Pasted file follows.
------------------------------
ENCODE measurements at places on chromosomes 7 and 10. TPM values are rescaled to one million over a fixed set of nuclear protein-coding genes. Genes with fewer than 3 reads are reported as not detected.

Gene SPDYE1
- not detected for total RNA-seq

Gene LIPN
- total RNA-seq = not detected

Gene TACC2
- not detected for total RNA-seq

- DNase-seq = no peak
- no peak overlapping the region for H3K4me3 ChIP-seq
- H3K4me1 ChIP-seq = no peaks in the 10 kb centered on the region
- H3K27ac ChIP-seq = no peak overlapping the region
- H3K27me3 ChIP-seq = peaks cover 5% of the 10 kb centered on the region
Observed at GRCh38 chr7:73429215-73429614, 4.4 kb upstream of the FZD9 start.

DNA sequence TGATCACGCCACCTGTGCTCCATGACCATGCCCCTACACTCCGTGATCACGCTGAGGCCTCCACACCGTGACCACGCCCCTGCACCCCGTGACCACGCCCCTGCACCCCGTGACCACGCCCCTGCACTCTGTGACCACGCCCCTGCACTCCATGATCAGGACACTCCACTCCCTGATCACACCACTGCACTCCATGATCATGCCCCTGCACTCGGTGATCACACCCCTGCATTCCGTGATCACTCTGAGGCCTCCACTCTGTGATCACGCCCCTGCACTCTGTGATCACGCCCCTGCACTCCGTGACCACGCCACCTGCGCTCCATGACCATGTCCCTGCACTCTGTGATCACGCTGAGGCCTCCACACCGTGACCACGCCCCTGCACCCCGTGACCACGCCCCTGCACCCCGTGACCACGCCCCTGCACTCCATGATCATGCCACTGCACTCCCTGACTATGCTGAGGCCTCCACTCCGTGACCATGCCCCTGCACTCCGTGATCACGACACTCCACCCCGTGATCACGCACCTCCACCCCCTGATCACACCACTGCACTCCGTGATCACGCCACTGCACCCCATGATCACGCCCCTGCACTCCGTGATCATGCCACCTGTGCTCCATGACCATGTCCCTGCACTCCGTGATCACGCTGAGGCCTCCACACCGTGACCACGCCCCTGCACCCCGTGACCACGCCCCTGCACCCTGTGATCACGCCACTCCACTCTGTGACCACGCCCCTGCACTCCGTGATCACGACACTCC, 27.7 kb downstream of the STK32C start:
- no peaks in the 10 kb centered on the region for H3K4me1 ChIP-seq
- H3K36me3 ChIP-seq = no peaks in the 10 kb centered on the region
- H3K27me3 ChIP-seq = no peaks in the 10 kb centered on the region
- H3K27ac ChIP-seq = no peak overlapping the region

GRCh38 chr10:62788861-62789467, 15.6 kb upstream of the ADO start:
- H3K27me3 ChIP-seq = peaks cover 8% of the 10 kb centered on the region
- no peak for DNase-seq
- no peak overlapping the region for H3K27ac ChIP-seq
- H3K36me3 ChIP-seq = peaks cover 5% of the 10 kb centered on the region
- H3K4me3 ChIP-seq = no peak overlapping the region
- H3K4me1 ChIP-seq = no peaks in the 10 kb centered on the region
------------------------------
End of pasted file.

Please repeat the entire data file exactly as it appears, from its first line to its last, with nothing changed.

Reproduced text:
ENCODE measurements at places on chromosomes 7 and 10. TPM values are rescaled to one million over a fixed set of nuclear protein-coding genes. Genes with fewer than 3 reads are reported as not detected.

Gene SPDYE1
- not detected for total RNA-seq

Gene LIPN
- total RNA-seq = not detected

Gene TACC2
- not detected for total RNA-seq

- DNase-seq = no peak
- no peak overlapping the region for H3K4me3 ChIP-seq
- H3K4me1 ChIP-seq = no peaks in the 10 kb centered on the region
- H3K27ac ChIP-seq = no peak overlapping the region
- H3K27me3 ChIP-seq = peaks cover 5% of the 10 kb centered on the region
Observed at GRCh38 chr7:73429215-73429614, 4.4 kb upstream of the FZD9 start.

DNA sequence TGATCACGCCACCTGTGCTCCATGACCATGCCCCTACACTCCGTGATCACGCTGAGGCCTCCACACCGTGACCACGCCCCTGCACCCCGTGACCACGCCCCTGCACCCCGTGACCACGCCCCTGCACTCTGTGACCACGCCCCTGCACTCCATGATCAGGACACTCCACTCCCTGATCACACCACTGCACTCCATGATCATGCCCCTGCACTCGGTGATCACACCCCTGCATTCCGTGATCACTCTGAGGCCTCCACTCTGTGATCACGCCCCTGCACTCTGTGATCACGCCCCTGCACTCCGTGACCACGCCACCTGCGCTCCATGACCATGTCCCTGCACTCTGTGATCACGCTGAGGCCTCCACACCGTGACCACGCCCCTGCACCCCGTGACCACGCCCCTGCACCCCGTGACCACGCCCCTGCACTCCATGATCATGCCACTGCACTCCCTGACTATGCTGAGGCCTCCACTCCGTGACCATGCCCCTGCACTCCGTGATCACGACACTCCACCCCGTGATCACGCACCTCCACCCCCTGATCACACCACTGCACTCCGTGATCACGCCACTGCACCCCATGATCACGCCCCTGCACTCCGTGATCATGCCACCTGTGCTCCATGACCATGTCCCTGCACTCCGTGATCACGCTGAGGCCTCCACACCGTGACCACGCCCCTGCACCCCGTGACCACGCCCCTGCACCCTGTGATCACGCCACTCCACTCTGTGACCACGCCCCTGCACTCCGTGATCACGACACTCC, 27.7 kb downstream of the STK32C start:
- no peaks in the 10 kb centered on the region for H3K4me1 ChIP-seq
- H3K36me3 ChIP-seq = no peaks in the 10 kb centered on the region
- H3K27me3 ChIP-seq = no peaks in the 10 kb centered on the region
- H3K27ac ChIP-seq = no peak overlapping the region

GRCh38 chr10:62788861-62789467, 15.6 kb upstream of the ADO start:
- H3K27me3 ChIP-seq = peaks cover 8% of the 10 kb centered on the region
- no peak for DNase-seq
- no peak overlapping the region for H3K27ac ChIP-seq
- H3K36me3 ChIP-seq = peaks cover 5% of the 10 kb centered on the region
- H3K4me3 ChIP-seq = no peak overlapping the region
- H3K4me1 ChIP-seq = no peaks in the 10 kb centered on the region